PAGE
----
[SLIDE 3]WHAT MEDIA STUDIES MAKES: FORMS OF SCHOLARSHIP
In our field, media studies, we take a cross-platform, comparative approach to studying various modes of communication. This comparative approach characterizes not only our subjects of study, but also our methods and our means of presenting the outcomes of our work.
[SLIDE 4] Just as, last week, we talked about different platforms and software for taking notes, organizing projects, etc., we also have to think about what technologies can serve us as research tools – as methods – and what can help us present our work in the most effective way possible. That’s in part what multimodal scholarship is about: thinking about how different media might allow you ask new research questions, engage your subject in new ways, and share your in-progress or finished work in ways that “do justice” to your subject and your argument, that give appropriate form to your content.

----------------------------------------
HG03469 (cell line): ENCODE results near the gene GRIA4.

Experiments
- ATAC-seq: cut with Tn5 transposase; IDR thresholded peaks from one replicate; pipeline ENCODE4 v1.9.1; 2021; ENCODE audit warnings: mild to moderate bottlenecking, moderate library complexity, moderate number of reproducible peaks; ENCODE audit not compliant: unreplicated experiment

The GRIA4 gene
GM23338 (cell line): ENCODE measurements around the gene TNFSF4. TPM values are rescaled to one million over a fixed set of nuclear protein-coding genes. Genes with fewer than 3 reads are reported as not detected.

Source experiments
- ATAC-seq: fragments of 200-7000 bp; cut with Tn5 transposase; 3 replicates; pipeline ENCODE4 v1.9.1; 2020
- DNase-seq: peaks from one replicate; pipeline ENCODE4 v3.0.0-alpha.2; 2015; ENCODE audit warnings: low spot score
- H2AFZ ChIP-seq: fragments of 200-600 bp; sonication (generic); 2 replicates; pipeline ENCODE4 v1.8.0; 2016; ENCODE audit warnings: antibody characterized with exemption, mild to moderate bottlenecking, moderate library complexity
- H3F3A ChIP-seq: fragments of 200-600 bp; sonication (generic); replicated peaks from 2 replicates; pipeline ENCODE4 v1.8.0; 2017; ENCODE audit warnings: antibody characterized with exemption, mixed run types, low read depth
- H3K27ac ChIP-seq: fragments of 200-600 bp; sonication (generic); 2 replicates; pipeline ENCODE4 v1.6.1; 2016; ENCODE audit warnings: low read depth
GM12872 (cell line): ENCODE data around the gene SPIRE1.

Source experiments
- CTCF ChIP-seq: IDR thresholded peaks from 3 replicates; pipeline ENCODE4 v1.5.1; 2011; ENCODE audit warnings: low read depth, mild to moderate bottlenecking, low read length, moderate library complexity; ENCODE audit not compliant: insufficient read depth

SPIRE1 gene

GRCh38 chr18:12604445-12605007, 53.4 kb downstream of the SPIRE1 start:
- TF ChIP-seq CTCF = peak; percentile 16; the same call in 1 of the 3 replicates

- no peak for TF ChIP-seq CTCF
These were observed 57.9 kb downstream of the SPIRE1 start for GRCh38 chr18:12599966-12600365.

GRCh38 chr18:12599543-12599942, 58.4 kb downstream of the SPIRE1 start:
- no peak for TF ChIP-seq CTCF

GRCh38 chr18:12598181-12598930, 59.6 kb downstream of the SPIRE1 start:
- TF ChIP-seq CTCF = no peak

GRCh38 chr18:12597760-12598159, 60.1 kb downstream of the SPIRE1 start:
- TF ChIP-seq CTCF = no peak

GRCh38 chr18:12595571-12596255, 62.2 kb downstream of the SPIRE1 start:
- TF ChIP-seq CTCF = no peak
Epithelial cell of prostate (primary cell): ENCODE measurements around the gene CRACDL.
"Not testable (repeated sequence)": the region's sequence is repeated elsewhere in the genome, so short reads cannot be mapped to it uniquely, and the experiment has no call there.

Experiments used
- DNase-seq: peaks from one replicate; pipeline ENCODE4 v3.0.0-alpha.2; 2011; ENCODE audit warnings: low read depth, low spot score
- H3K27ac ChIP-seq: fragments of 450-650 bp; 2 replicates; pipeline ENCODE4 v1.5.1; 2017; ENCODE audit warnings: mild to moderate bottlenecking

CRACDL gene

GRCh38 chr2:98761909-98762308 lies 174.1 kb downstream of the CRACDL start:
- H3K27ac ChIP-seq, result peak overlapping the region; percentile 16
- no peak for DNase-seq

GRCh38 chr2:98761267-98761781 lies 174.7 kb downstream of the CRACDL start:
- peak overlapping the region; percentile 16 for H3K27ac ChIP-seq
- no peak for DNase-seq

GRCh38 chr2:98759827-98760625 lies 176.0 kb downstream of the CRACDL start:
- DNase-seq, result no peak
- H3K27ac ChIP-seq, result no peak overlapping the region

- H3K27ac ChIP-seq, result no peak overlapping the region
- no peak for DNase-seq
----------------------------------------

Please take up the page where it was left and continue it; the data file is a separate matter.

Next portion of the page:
As your reading for this week suggested, media studies makes scholarship in traditional written forms and in “multimodal” forms. Film, field recordings, databases, etc. can all function as research tools and as platforms for presenting our research-based, theoretically-informed work. Or course there’s still room fo